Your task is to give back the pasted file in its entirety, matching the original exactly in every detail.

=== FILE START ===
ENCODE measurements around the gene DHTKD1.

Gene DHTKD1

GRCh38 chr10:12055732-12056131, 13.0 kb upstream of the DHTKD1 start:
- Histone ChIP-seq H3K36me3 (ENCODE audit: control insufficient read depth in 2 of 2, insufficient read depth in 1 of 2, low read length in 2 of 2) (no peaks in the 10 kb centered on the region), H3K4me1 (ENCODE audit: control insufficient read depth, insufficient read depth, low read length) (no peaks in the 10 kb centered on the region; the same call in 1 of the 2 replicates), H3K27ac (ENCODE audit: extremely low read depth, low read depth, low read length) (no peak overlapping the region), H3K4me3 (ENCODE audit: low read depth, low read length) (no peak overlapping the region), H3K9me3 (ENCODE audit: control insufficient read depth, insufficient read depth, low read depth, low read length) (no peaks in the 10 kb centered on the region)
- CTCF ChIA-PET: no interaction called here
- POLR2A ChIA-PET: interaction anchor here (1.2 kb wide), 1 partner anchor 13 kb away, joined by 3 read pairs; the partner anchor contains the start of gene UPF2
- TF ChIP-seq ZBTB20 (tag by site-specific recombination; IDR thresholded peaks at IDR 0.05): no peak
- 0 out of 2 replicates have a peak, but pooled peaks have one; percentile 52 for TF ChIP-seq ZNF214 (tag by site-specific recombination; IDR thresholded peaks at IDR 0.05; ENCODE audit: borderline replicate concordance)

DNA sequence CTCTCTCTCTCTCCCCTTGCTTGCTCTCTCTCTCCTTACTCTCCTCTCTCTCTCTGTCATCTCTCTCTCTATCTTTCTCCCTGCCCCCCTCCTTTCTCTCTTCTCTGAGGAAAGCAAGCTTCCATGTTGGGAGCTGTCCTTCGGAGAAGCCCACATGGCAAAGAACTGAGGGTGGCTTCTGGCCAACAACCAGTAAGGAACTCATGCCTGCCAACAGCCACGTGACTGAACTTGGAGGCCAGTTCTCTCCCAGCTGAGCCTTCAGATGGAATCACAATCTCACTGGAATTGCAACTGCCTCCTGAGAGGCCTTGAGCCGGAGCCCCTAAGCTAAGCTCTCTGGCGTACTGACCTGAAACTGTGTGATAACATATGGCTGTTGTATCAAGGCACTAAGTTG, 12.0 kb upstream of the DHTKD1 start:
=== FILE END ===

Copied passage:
ENCODE measurements around the gene DHTKD1.

Gene DHTKD1

GRCh38 chr10:12055732-12056131, 13.0 kb upstream of the DHTKD1 start:
- Histone ChIP-seq H3K36me3 (ENCODE audit: control insufficient read depth in 2 of 2, insufficient read depth in 1 of 2, low read length in 2 of 2) (no peaks in the 10 kb centered on the region), H3K4me1 (ENCODE audit: control insufficient read depth, insufficient read depth, low read length) (no peaks in the 10 kb centered on the region; the same call in 1 of the 2 replicates), H3K27ac (ENCODE audit: extremely low read depth, low read depth, low read length) (no peak overlapping the region), H3K4me3 (ENCODE audit: low read depth, low read length) (no peak overlapping the region), H3K9me3 (ENCODE audit: control insufficient read depth, insufficient read depth, low read depth, low read length) (no peaks in the 10 kb centered on the region)
- CTCF ChIA-PET: no interaction called here
- POLR2A ChIA-PET: interaction anchor here (1.2 kb wide), 1 partner anchor 13 kb away, joined by 3 read pairs; the partner anchor contains the start of gene UPF2
- TF ChIP-seq ZBTB20 (tag by site-specific recombination; IDR thresholded peaks at IDR 0.05): no peak
- 0 out of 2 replicates have a peak, but pooled peaks have one; percentile 52 for TF ChIP-seq ZNF214 (tag by site-specific recombination; IDR thresholded peaks at IDR 0.05; ENCODE audit: borderline replicate concordance)

DNA sequence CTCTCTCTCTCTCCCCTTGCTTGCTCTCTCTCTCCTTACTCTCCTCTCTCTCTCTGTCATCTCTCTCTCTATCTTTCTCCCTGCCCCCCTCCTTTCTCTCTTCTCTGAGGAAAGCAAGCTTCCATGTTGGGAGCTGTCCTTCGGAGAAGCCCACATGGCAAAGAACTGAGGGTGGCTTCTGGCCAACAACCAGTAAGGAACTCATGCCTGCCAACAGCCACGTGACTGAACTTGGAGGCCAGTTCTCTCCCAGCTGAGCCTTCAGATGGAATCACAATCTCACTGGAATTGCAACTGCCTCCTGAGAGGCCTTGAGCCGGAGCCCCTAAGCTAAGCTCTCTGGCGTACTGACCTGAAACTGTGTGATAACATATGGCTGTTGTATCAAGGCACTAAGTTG, 12.0 kb upstream of the DHTKD1 start: